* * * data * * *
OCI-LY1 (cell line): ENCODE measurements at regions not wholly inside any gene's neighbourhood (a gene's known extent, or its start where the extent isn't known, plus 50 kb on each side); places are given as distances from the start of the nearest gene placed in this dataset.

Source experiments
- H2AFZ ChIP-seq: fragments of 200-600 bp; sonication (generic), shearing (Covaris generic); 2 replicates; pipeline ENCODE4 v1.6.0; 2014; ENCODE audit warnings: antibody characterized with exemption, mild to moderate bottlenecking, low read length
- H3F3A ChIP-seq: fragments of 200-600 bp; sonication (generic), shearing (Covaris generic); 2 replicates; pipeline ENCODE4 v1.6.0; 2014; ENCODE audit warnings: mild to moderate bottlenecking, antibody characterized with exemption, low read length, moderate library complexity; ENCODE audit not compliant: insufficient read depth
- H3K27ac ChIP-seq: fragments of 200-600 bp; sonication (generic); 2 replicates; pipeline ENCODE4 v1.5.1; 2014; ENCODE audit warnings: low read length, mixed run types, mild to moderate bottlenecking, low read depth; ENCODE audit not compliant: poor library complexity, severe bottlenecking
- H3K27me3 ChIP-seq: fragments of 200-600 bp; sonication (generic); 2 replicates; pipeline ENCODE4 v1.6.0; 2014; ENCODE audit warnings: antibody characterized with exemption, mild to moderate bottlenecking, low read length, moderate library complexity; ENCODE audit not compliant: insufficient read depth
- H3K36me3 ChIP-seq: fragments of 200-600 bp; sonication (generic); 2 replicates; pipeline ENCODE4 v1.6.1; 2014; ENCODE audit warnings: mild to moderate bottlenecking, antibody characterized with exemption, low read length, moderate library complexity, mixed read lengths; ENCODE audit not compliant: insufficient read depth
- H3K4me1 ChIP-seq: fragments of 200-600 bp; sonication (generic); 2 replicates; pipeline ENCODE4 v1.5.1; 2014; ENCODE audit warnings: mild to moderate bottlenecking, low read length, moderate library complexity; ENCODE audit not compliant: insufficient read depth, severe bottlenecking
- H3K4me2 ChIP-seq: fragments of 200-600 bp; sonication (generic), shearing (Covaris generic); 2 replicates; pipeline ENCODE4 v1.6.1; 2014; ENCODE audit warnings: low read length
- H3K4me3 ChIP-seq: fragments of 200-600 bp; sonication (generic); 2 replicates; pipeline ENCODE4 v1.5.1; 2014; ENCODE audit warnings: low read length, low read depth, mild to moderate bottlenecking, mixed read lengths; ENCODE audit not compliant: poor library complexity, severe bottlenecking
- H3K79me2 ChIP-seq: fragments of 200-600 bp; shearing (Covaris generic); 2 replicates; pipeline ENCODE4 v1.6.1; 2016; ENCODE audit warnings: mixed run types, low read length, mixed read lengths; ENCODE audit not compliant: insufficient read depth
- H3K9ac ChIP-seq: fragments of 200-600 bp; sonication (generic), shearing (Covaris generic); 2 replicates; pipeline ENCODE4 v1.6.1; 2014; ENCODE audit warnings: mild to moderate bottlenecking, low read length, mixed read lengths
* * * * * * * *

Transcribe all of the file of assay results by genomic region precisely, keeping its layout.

OCI-LY1 (cell line): ENCODE measurements at regions not wholly inside any gene's neighbourhood (a gene's known extent, or its start where the extent isn't known, plus 50 kb on each side); places are given as distances from the start of the nearest gene placed in this dataset.

Source experiments
- H2AFZ ChIP-seq: fragments of 200-600 bp; sonication (generic), shearing (Covaris generic); 2 replicates; pipeline ENCODE4 v1.6.0; 2014; ENCODE audit warnings: antibody characterized with exemption, mild to moderate bottlenecking, low read length
- H3F3A ChIP-seq: fragments of 200-600 bp; sonication (generic), shearing (Covaris generic); 2 replicates; pipeline ENCODE4 v1.6.0; 2014; ENCODE audit warnings: mild to moderate bottlenecking, antibody characterized with exemption, low read length, moderate library complexity; ENCODE audit not compliant: insufficient read depth
- H3K27ac ChIP-seq: fragments of 200-600 bp; sonication (generic); 2 replicates; pipeline ENCODE4 v1.5.1; 2014; ENCODE audit warnings: low read length, mixed run types, mild to moderate bottlenecking, low read depth; ENCODE audit not compliant: poor library complexity, severe bottlenecking
- H3K27me3 ChIP-seq: fragments of 200-600 bp; sonication (generic); 2 replicates; pipeline ENCODE4 v1.6.0; 2014; ENCODE audit warnings: antibody characterized with exemption, mild to moderate bottlenecking, low read length, moderate library complexity; ENCODE audit not compliant: insufficient read depth
- H3K36me3 ChIP-seq: fragments of 200-600 bp; sonication (generic); 2 replicates; pipeline ENCODE4 v1.6.1; 2014; ENCODE audit warnings: mild to moderate bottlenecking, antibody characterized with exemption, low read length, moderate library complexity, mixed read lengths; ENCODE audit not compliant: insufficient read depth
- H3K4me1 ChIP-seq: fragments of 200-600 bp; sonication (generic); 2 replicates; pipeline ENCODE4 v1.5.1; 2014; ENCODE audit warnings: mild to moderate bottlenecking, low read length, moderate library complexity; ENCODE audit not compliant: insufficient read depth, severe bottlenecking
- H3K4me2 ChIP-seq: fragments of 200-600 bp; sonication (generic), shearing (Covaris generic); 2 replicates; pipeline ENCODE4 v1.6.1; 2014; ENCODE audit warnings: low read length
- H3K4me3 ChIP-seq: fragments of 200-600 bp; sonication (generic); 2 replicates; pipeline ENCODE4 v1.5.1; 2014; ENCODE audit warnings: low read length, low read depth, mild to moderate bottlenecking, mixed read lengths; ENCODE audit not compliant: poor library complexity, severe bottlenecking
- H3K79me2 ChIP-seq: fragments of 200-600 bp; shearing (Covaris generic); 2 replicates; pipeline ENCODE4 v1.6.1; 2016; ENCODE audit warnings: mixed run types, low read length, mixed read lengths; ENCODE audit not compliant: insufficient read depth
- H3K9ac ChIP-seq: fragments of 200-600 bp; sonication (generic), shearing (Covaris generic); 2 replicates; pipeline ENCODE4 v1.6.1; 2014; ENCODE audit warnings: mild to moderate bottlenecking, low read length, mixed read lengths